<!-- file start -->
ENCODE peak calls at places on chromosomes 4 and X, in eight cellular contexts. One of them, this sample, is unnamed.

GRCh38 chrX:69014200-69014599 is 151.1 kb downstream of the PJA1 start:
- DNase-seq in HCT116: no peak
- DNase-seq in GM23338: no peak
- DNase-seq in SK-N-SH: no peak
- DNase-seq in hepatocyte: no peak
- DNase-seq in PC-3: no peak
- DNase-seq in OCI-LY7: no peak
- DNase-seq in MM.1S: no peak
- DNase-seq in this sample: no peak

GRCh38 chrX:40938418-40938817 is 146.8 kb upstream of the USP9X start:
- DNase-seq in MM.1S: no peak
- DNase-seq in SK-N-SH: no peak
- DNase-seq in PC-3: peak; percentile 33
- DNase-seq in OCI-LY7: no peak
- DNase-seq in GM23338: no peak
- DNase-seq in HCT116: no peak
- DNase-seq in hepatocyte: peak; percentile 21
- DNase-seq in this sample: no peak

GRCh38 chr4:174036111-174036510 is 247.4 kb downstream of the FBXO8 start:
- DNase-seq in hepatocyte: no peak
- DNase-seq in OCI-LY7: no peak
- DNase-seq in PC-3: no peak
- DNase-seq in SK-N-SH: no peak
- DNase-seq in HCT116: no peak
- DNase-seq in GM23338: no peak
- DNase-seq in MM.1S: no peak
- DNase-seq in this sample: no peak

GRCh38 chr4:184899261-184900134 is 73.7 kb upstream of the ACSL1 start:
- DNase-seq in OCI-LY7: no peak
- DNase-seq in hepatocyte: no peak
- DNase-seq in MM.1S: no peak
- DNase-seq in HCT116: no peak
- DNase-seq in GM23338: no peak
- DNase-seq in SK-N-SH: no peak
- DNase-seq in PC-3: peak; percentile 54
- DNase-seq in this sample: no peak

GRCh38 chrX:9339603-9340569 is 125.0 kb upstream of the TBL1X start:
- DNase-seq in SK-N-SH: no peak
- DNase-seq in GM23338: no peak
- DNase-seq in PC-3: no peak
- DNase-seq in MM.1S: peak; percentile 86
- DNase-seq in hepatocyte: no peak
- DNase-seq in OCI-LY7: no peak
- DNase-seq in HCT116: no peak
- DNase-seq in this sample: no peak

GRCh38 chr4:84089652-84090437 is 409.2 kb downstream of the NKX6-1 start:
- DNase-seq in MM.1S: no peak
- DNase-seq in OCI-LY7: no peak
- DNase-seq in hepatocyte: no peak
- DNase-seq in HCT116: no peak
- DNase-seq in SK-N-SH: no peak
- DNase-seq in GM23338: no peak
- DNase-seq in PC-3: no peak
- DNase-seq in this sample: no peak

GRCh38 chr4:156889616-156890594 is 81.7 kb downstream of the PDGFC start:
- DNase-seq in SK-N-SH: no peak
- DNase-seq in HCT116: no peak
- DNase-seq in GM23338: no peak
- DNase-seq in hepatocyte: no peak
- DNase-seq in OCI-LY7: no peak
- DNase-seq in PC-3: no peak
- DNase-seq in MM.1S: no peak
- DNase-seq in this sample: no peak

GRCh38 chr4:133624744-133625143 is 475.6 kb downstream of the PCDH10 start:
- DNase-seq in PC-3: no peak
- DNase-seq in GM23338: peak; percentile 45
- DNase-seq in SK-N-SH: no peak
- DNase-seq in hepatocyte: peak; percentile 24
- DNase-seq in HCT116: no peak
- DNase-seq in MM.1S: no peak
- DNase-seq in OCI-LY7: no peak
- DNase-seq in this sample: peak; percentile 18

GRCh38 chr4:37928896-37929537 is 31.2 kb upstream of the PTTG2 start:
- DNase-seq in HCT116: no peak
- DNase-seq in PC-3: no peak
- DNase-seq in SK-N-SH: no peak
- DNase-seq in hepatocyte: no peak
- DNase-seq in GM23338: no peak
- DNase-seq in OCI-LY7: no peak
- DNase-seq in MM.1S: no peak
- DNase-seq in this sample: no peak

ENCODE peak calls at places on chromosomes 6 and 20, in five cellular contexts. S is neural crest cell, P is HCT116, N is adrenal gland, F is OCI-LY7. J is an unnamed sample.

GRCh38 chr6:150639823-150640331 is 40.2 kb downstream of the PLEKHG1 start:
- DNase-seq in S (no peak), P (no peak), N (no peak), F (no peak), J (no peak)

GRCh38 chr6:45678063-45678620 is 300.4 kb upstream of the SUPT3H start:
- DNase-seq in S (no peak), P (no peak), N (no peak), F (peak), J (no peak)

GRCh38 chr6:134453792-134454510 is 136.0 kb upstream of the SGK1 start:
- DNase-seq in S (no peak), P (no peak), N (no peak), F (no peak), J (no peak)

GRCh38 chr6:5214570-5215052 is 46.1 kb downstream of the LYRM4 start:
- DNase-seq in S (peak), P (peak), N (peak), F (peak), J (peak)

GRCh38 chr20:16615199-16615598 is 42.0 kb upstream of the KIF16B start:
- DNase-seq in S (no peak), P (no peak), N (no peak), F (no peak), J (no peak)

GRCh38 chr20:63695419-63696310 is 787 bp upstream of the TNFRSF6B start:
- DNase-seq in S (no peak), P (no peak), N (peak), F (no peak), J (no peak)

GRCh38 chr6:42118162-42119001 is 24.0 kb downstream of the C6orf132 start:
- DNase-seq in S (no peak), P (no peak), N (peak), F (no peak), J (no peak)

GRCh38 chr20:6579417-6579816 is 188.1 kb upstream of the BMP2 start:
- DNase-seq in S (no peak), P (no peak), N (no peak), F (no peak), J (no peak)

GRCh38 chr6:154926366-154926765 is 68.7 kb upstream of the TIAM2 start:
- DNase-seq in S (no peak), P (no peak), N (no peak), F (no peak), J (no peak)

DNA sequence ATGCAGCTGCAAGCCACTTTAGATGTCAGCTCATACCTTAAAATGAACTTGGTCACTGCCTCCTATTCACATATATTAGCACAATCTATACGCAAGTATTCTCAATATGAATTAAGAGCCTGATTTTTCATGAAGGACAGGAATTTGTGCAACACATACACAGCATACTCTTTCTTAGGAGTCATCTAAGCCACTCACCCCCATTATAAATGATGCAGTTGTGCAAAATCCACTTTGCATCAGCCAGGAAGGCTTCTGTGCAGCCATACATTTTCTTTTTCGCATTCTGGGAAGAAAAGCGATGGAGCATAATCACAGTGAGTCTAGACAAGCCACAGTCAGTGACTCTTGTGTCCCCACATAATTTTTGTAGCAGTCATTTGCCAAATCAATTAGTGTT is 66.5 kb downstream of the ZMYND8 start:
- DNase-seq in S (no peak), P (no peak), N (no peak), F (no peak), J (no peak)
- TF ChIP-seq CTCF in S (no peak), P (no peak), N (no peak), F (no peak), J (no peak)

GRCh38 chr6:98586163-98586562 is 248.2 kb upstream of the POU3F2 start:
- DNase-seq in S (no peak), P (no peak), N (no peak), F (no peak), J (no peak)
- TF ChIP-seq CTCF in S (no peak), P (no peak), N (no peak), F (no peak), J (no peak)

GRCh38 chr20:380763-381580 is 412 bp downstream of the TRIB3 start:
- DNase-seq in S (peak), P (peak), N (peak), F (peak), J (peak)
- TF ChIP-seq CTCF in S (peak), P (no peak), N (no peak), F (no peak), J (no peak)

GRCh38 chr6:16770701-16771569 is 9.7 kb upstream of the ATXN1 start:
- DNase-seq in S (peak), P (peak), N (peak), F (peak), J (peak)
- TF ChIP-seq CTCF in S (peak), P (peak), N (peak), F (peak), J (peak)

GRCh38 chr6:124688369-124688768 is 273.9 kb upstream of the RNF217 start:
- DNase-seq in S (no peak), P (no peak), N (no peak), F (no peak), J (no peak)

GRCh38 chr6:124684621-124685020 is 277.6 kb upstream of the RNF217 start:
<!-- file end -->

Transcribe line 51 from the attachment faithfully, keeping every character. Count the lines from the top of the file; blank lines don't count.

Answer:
- DNase-seq in HCT116: no peak